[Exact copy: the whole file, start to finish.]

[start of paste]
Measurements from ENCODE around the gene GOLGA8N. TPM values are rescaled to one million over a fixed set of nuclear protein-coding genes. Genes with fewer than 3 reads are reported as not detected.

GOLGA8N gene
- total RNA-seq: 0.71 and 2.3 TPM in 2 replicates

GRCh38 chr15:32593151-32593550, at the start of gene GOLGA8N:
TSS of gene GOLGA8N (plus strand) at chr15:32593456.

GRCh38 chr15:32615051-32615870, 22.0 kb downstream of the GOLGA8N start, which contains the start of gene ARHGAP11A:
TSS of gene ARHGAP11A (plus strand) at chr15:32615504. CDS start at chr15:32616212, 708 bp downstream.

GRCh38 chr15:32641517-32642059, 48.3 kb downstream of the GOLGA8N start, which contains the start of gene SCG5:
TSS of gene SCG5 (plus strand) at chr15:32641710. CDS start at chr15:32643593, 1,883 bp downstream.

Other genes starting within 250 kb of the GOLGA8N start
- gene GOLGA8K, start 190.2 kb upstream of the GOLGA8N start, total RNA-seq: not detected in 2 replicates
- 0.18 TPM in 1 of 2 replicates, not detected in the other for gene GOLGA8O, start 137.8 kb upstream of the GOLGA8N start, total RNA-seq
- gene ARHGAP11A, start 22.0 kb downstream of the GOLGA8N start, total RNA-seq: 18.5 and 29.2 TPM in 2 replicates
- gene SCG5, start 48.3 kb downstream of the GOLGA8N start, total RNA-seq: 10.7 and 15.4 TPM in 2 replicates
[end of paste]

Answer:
Measurements from ENCODE around the gene GOLGA8N. TPM values are rescaled to one million over a fixed set of nuclear protein-coding genes. Genes with fewer than 3 reads are reported as not detected.

GOLGA8N gene
- total RNA-seq: 0.71 and 2.3 TPM in 2 replicates

GRCh38 chr15:32593151-32593550, at the start of gene GOLGA8N:
TSS of gene GOLGA8N (plus strand) at chr15:32593456.

GRCh38 chr15:32615051-32615870, 22.0 kb downstream of the GOLGA8N start, which contains the start of gene ARHGAP11A:
TSS of gene ARHGAP11A (plus strand) at chr15:32615504. CDS start at chr15:32616212, 708 bp downstream.

GRCh38 chr15:32641517-32642059, 48.3 kb downstream of the GOLGA8N start, which contains the start of gene SCG5:
TSS of gene SCG5 (plus strand) at chr15:32641710. CDS start at chr15:32643593, 1,883 bp downstream.

Other genes starting within 250 kb of the GOLGA8N start
- gene GOLGA8K, start 190.2 kb upstream of the GOLGA8N start, total RNA-seq: not detected in 2 replicates
- 0.18 TPM in 1 of 2 replicates, not detected in the other for gene GOLGA8O, start 137.8 kb upstream of the GOLGA8N start, total RNA-seq
- gene ARHGAP11A, start 22.0 kb downstream of the GOLGA8N start, total RNA-seq: 18.5 and 29.2 TPM in 2 replicates
- gene SCG5, start 48.3 kb downstream of the GOLGA8N start, total RNA-seq: 10.7 and 15.4 TPM in 2 replicates